Korean Mother has to move. She doesn't want to but amidst everything else which has been going on recently a problem has come to a head in the last few weeks which has consequences for her apartment, so she has to sell it quickly. I might go into the details one day but suffice to say it is complicated, and I've learned it is wise to be extremely cautious of Korean property deals because of it.
For reasons I'll also leave somewhat opaque for now, my wife and I decided to move in together with her at a new place, which means we're leaving our one-room apartment which has been our home for these past 15 months since I arrived in Korea. Before I came here, I wouldn't have imagined I could live with my wife's parents - even though such arrangements are quite common in this country. In fact, everyone here had expected that we would, and it had been an option, but we both wanted our own place and we haven't regretted that. But now that I know Korean Mother well, and with Korean Father, who's nice enough but can be a little overbearing at times, living down in Namhae to take care of his father, I think it will be fine. Plus, as I can only communicate with her in Korean, which she never tires of trying to teach me even if it is Busan dialect, it may even help my progress with the language. But when all's said and done, it's a move largely borne out of necessity at this point, so like it or not, fate has thrust us together amidst a maelstrom of events beyond our control.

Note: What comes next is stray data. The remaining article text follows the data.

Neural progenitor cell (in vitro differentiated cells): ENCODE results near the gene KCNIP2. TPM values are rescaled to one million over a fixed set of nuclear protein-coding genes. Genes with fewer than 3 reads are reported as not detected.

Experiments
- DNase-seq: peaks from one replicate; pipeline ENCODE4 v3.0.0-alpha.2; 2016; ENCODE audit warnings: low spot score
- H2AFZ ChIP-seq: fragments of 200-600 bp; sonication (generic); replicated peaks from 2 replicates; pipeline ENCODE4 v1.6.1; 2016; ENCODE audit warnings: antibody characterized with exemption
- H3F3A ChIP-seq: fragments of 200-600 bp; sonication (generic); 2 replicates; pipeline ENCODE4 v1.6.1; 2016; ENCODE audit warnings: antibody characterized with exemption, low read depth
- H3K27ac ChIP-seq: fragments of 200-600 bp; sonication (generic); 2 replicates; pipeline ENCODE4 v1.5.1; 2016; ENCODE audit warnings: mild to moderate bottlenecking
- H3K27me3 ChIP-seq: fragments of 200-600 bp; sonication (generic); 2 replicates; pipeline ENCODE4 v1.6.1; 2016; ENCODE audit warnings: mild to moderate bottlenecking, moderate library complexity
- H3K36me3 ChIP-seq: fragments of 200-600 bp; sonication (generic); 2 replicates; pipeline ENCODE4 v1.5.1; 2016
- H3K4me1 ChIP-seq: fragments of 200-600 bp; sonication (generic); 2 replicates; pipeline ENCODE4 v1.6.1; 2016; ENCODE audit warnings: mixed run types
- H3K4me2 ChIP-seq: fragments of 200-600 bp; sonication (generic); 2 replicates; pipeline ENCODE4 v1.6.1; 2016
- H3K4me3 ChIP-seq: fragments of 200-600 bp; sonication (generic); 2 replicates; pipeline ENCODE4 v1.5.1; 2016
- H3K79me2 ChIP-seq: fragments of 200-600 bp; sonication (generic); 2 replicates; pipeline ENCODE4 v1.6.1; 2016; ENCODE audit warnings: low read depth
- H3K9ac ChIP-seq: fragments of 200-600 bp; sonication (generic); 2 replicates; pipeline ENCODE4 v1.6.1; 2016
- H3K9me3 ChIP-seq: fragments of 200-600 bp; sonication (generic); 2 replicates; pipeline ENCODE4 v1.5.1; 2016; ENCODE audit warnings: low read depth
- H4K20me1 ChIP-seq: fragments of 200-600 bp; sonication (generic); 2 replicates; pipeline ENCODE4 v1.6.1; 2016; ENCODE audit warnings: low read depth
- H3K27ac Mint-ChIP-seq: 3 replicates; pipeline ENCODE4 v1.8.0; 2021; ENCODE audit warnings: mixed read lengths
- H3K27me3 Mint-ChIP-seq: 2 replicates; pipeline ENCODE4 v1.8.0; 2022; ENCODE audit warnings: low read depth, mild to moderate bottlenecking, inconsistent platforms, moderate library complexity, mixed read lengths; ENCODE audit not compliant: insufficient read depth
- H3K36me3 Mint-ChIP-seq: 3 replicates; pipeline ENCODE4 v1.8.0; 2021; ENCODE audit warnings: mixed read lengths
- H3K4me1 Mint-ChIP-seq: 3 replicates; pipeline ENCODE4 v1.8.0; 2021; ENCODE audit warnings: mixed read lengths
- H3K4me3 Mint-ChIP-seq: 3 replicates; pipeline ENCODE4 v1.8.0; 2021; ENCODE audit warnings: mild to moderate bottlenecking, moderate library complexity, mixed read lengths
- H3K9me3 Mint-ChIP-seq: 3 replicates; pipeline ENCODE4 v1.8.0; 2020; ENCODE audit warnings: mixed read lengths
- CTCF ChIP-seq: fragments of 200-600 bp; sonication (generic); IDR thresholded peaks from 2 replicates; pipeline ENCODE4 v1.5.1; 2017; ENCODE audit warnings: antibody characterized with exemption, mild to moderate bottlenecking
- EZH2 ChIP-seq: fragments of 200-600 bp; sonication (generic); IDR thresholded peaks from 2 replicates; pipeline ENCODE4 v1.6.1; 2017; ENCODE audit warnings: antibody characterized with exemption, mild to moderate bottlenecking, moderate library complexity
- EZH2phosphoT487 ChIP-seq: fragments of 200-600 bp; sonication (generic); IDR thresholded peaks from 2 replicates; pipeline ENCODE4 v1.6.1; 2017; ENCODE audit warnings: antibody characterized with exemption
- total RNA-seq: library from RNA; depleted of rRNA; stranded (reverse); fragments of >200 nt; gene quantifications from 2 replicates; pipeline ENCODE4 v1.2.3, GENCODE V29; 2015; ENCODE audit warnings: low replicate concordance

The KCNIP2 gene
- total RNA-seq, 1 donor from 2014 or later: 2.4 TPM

She'd already sold her apartment, receiving what would have been the equivalent of a five-figure deposit in my own currency, which to my slight alarm she proceeded to carry with her today as we went on the hunt for a new place, which we had to locate with some urgency given that she had four-weeks to move out.